Dr. Anthony Fauci, the government's top infectious disease expert, warned on Tuesday that “the consequences could be really serious” if cities and states reopen the U.S. economy too quickly.
More COVID-19 infections are inevitable as people again start gathering, but how prepared communities are to stamp out those sparks will determine how bad the rebound is, Fauci told the Senate Health, Labor and Pensions Committee.
“There is no doubt, even under the best of circumstances, when you pull back on mitigation you will see some cases appear,” Fauci said.
And if there is a rush to reopen without following guidelines, “my concern is we will start to see little spikes that might turn into outbreaks,” he said. “The consequences could be really serious.”
Fauci was among the health experts testifying Tuesday to the Senate panel. His testimony comes as President Donald Trump is praising states that are reopening after the prolonged lockdown aimed at controlling the virus's spread.
Sen. Lamar Alexander, R-Tenn, chairman of the committee, said as the hearing opened that “what our country has done so far in testing is impressive, but not nearly enough.”
Fauci, a member of the coronavirus task force charged with shaping the response to COVID-19, which has killed tens of thousands of people in the U.S., was testifying via video conference after self-quarantining as a White House staffer tested positive for the virus.
Fauci also warned that while the federal government is working to help manufacture a vaccine against the new coronavirus, its development "might take some time" to come to market.
As a result, the nation's efforts to battle the deadline virus and the COVID-19 disease it triggers should be "focused on the proven public health practices of containment and mitigation."
In remarks to The New York Times before the hearing, Fauci warned that moving too quickly to ease restrictions on business and social life will put lives at risk from the coronavirus pandemic and hamper the economic recovery.
"All roads back to work and back to school run through testing and that what our country has done so far on testing is impressive, but not nearly enough," Lamar Alexander, the Republican chairman of the Senate committee, said in an opening statement to Tuesday's hearing.
Alexander is also self-quarantining in his home state of Tennessee for 14 days after a member of his staff tested positive. Alexander chaired the hearing virtually.
Republican President Donald Trump, who previously made the strength of the economy central to his pitch for his November re-election, has encouraged states to reopen businesses that had been deemed non-essential amid the pandemic.
His administration has largely left it to states to decide whether and how to reopen. State governors are taking varying approaches, with a growing number relaxing tough restrictions enacted to slow the outbreak, even as opinion polls show most Americans are concerned about reopening too soon.
Senate Democrat leader Chuck Schumer, told MSNBC on Monday: "Dr. Fauci will have the opportunity to testify for the first time with Donald Trump not lurking over his shoulder."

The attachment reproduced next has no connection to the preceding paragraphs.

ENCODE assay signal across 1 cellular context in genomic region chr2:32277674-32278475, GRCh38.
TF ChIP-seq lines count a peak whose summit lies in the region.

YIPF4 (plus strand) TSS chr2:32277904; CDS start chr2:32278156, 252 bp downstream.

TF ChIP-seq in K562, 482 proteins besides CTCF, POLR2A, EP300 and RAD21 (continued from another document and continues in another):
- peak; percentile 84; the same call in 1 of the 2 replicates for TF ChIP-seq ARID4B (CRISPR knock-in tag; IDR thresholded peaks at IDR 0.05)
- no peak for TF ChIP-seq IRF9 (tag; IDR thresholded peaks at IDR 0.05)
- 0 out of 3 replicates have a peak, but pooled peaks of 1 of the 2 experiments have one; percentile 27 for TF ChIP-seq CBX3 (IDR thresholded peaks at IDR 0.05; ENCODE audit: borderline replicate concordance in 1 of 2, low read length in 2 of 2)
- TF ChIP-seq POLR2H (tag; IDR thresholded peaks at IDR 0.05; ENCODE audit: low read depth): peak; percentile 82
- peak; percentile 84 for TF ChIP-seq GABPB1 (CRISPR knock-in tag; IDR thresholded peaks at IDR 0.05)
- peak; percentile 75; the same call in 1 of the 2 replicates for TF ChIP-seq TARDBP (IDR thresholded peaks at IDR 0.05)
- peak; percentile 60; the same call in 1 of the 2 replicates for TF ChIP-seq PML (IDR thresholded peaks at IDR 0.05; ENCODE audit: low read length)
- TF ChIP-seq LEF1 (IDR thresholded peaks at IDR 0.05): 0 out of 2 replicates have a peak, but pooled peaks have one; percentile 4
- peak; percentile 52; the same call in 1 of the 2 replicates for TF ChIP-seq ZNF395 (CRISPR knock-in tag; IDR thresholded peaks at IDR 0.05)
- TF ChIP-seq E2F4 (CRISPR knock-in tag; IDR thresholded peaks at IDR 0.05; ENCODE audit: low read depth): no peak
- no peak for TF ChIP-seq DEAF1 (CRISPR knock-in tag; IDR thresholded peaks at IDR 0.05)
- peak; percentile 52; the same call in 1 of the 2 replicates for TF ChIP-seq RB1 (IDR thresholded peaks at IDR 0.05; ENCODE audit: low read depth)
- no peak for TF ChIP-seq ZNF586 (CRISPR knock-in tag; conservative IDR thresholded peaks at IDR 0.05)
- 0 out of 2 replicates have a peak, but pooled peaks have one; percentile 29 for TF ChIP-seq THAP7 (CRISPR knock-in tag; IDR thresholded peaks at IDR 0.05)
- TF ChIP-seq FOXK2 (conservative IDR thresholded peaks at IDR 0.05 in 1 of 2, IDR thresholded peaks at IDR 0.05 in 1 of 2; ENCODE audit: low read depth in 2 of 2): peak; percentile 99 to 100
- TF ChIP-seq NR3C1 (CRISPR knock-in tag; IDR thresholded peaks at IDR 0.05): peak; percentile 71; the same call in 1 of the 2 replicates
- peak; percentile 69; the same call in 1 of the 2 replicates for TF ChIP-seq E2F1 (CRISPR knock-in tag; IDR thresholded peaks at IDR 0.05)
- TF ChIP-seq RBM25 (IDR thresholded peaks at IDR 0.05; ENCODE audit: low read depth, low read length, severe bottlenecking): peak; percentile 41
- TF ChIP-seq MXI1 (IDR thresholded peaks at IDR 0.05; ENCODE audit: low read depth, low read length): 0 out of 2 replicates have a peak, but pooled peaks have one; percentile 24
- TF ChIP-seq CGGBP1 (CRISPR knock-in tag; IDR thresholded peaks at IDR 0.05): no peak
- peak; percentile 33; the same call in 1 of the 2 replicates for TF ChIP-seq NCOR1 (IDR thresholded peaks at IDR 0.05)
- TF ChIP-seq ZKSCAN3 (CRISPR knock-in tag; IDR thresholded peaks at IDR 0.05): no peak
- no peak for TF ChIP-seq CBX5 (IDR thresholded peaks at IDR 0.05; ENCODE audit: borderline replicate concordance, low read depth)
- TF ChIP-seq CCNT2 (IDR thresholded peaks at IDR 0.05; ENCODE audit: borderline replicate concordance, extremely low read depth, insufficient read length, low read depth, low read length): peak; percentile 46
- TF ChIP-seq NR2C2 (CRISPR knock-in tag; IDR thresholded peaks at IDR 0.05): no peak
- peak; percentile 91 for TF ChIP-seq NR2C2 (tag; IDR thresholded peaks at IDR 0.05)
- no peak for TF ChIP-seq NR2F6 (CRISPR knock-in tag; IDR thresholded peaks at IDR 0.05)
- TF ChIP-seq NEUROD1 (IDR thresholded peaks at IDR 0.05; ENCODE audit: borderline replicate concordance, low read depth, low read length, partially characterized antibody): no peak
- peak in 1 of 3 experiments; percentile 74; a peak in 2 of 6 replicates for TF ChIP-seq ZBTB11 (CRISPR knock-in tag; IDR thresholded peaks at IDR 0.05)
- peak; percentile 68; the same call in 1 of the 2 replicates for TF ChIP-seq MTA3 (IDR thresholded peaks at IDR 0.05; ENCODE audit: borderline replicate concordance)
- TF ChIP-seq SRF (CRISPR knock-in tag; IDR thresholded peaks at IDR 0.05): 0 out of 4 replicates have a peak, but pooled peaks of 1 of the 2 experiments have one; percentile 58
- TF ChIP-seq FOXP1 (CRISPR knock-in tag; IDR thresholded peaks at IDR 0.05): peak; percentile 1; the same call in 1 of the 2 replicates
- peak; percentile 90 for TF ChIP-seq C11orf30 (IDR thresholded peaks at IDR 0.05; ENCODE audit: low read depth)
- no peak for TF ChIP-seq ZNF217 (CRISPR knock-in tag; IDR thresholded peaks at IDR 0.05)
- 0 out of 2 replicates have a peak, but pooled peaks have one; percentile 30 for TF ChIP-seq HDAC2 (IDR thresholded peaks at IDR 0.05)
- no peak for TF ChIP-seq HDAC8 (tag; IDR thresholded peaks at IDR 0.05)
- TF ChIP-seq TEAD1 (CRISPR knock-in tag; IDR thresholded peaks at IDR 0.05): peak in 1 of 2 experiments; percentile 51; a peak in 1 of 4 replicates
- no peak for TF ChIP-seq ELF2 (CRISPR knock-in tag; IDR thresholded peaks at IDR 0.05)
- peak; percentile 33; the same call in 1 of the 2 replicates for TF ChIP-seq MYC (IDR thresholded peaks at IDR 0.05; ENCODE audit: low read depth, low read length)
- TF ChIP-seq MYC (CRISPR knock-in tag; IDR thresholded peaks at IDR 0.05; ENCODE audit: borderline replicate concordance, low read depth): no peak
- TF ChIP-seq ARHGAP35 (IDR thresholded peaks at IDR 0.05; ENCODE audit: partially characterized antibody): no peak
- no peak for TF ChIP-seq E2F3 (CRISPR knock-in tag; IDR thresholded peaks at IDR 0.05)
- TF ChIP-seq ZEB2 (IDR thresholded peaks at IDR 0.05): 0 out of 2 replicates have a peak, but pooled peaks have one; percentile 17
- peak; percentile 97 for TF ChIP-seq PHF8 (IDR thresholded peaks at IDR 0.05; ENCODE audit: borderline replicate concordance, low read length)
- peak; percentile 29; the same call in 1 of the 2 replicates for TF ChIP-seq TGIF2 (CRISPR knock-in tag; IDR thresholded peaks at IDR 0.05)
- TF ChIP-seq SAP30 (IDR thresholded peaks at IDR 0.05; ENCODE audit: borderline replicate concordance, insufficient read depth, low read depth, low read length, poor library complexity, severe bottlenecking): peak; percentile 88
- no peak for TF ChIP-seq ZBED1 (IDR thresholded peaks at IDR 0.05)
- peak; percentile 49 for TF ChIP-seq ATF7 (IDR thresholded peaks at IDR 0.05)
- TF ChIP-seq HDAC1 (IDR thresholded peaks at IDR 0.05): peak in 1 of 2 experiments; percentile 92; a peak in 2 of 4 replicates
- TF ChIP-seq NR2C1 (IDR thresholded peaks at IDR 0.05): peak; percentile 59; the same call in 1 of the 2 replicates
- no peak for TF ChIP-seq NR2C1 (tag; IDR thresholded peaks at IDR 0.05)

Schumer urged Fauci: "Tell us the truth. That's your obligation as an administration official and as an American." Fauci has taken part in White House task force briefings led by Trump, coordinating Washington's response to the coronavirus. Others testifying on Tuesday include U.S. Centers for Disease Control and Prevention Director Robert Redfield, Assistant Secretary for Health Brett Giroir and Food and Drug Administration Commissioner Stephen Hahn. Each will testify remotely.
Fauci, Redfield and Hahn have been taking self-quarantine steps after coming into contact with someone who tested positive for the virus, which causes the highly contagious respiratory disease COVID-19.
The shuttering of businesses to fight the spread of the coronavirus has led to mass layoffs of workers, sparking the greatest economic disruption to the United States since the Great Depression nearly a century ago.
But Trump and his task force have faced questions on how U.S. workers will be kept safe, especially after two White House aides tested positive for the virus.
So far, the coronavirus has killed more than 80,000 people in the United States, the highest death toll of any country. Some experts say testing for the virus in most parts of the country continues to fall short of what would be needed to safely reopen.
Senate Democrats, including Patty Murray, her party's senior member on the Senate health committee, called on Trump to allocate $25 billion in funding to ramp up testing.
House Speaker Nancy Pelosi is expected to unveil a sweeping coronavirus-response bill, possibly this week, that would likely provide more money for testing, new state and local government aid and another round of direct payments to help people meet daily living costs.
Congress has already passed trillions of dollars in emergency relief. Senate Republicans, some of whom have expressed doubts about the need for more federal aid, were due to meet with Trump at the White House on Tuesday.
This report contains material from The Associated Press and Reuters.
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